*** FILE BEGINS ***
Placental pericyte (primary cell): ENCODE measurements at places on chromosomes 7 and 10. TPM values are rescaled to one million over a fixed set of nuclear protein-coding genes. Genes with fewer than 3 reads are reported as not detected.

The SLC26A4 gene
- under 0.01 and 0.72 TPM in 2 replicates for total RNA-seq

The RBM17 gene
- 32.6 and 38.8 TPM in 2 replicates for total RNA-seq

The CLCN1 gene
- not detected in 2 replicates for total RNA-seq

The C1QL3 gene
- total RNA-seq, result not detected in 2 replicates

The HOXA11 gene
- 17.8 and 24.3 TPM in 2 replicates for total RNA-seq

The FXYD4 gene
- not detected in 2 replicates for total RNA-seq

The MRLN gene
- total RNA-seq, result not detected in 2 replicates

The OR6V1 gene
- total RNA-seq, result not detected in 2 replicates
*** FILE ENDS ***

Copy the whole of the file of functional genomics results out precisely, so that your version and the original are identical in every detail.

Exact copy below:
Placental pericyte (primary cell): ENCODE measurements at places on chromosomes 7 and 10. TPM values are rescaled to one million over a fixed set of nuclear protein-coding genes. Genes with fewer than 3 reads are reported as not detected.

The SLC26A4 gene
- under 0.01 and 0.72 TPM in 2 replicates for total RNA-seq

The RBM17 gene
- 32.6 and 38.8 TPM in 2 replicates for total RNA-seq

The CLCN1 gene
- not detected in 2 replicates for total RNA-seq

The C1QL3 gene
- total RNA-seq, result not detected in 2 replicates

The HOXA11 gene
- 17.8 and 24.3 TPM in 2 replicates for total RNA-seq

The FXYD4 gene
- not detected in 2 replicates for total RNA-seq

The MRLN gene
- total RNA-seq, result not detected in 2 replicates

The OR6V1 gene
- total RNA-seq, result not detected in 2 replicates